Durga, the goddess who symbolises shakti, or power, is worshipped in this season as she visits the mortal plane to bless her followers. Yet, this is not her only form. From the legends and words of scholars, we find there are nine avatars of Durga, better known as Navadurga. These nine avatars are worshipped over the nine nights of the Durga Puja (aptly named Navaratri) mainly in various regions of India.
Durga Puja begins with the worship and celebration in honour of Durga's avatar Shailaputri, whose name identifies her as the daughter of the King of the Mountains (Himalaya). She is the personification of the powers of Brahma, Vishnu, and Shiva.
She is visualised holding a trident in her left hand, and a lotus in her right, while riding Nandi, the bull. Shailaputri is, in short, the essence of earthly existence combining all that is of this Earth and within, similar to the mountains and the valleys and the atmosphere.
Worshipped on the second night of the Navaratri, the name Brahmacharini, means “one who practices devout austerity.” She holds a Kamandal (water utensil) in her left hand and a Jup-mala (rosary) in her right.
Brahmacharini also refers to a devoted female student who remains with her guru or teacher and other disciples. True to the meaning of her name, this form of Durga personifies love, and showcases knowledge and wisdom.
This is the third manifestation of Durga representing peace, tranquillity, and prosperity in life. Her name is derived from Chandra (half-moon) on her forehead in the shape of a ghanta (bell). Her complexion is depicted as bright golden, and she rides a lion. This particular form is ten armed and quite different from the other two forms of Durga as she blesses her devoted disciples with bravery and dispels their worldly troubles in her warrior form.
Seen as the goddess of purifying austerity, the fourth night of Navaratri upholds Kushmanda, as she radiates the aura of the sun. Depicted as riding a tiger (or a lion in some interpretations) with eight arms bearing weapons, a jup-mala and honey, this form of Durga is seen as the 'creator of the universe'. Kushmanda holds the power to live inside the sun, while giving guidance to Surya, the Sun-God. She blesses her devotees with good health and strength.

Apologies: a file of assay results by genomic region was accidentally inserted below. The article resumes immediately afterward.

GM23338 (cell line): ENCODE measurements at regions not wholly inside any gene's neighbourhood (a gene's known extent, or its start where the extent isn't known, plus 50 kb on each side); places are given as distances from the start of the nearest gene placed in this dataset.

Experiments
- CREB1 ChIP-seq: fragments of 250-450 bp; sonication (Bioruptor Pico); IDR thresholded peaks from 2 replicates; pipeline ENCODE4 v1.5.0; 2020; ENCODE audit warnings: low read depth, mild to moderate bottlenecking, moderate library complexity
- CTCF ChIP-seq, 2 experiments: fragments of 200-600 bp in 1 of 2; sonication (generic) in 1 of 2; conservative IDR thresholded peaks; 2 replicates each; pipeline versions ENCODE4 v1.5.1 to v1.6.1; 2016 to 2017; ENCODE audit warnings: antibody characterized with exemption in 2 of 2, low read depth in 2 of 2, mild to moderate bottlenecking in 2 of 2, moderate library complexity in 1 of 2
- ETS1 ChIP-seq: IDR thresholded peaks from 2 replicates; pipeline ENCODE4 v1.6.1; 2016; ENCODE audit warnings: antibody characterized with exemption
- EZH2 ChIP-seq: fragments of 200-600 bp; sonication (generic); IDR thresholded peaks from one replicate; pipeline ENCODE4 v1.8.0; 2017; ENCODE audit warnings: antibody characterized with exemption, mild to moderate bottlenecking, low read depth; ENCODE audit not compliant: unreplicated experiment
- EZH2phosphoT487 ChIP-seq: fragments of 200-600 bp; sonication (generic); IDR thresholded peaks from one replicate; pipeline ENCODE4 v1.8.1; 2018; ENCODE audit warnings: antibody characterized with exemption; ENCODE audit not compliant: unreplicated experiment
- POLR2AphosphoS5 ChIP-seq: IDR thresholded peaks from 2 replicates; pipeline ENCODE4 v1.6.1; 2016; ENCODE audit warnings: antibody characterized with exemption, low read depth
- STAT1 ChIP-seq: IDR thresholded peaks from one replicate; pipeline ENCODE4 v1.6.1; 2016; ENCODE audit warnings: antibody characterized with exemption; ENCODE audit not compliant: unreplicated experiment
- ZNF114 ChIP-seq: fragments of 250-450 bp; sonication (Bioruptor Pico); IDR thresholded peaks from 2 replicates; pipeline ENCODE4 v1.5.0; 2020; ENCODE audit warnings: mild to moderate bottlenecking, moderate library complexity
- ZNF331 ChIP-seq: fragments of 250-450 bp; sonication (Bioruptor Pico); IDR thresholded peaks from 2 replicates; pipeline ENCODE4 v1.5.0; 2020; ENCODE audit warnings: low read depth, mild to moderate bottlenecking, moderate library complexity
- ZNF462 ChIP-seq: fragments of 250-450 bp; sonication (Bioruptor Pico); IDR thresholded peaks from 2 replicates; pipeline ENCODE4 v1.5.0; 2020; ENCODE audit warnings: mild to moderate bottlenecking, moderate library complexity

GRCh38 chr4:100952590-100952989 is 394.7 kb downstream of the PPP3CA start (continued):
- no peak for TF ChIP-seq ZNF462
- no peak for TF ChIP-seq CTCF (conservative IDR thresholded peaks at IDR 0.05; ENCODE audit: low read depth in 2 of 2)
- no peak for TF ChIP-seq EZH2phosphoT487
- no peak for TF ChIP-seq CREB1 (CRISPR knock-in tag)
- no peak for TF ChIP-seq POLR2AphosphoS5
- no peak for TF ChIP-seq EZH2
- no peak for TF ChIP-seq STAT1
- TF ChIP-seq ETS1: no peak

Literally meaning the mother of Skanda (or Kartikeya the war God), the fifth form of Durga is Skanda Mata. Legends say that she was chosen by the gods as their commander-in-chief in the war against the demons. Her mount is a ferocious lion and she is depicted with her infant son. Worshippers receive the blessing of not only Skanda Mata, but of her son as well.
A fearsome form of Durga who eradicated the Mahishashura, Katyayani is known to be born as the daughter of the sage Rishi Katyayana. Worshipped on the sixth night of Navaratri, this primordial form of Durga is seen as the beholder of Shakti as she rides a magnificent lion.
The fiercest form of Durga, Kalaratri has a dark black complexion and she rides on a donkey. She signifies all-encompassing death and destruction as a force of nature. While she is a fearsome form, her devotees have her blessing in dispelling their internal darkness and remove their fears as she is worshipped on the seventh night of Navaratri.
The eighth form of Durga is named as such to refer to her luminous beauty. According to Hindu mythologies, Shailaputri (the first avatar of Durga) at the age of sixteen was extremely beautiful, and was blessed with fair complexion, thus coming to be known as Mahagauri. Like Shailaputri, she too is depicted riding a bull. Due to her fair complexion, she is compared with the conch, the moon, and the white flower of Kunda. She is dressed in white and is seen as the one who dispels sufferings.
Siddhidatri is the final form of Durga, celebrated on the final night of Navaratri. Her name means 'giver of supernatural power', and it is believed she bestows blessings upon all deities and devotees of the faith as well as Gandharvas, Asuras and other Devas (Gods). Siddhidatri rides a lion, has four arms, and she carries a trident, a spinning disc, a conch shell, and a lotus.
These nine avatars of Durga, aside from the festivities, encapsulate the concept of creation, the human sufferings, life and afterwards. The inherent symbolism from all the nine forms of Durga encompass all the shakti or powers ruling this world, from earth, fire, wind, water, sun and even the planets — every power plays a key role when they are projected in the nine forms of Durga. Every year, the Durga Puja acts as a conduit in re-energising her followers and their surroundings.
By Iris Farina
Special thanks to Dr Pratima Paul-Majumder (Former Senior Researcher, Bangladesh Institute of Development Studies) for sharing insights into the Hindu belief surrounding goddess Durga.
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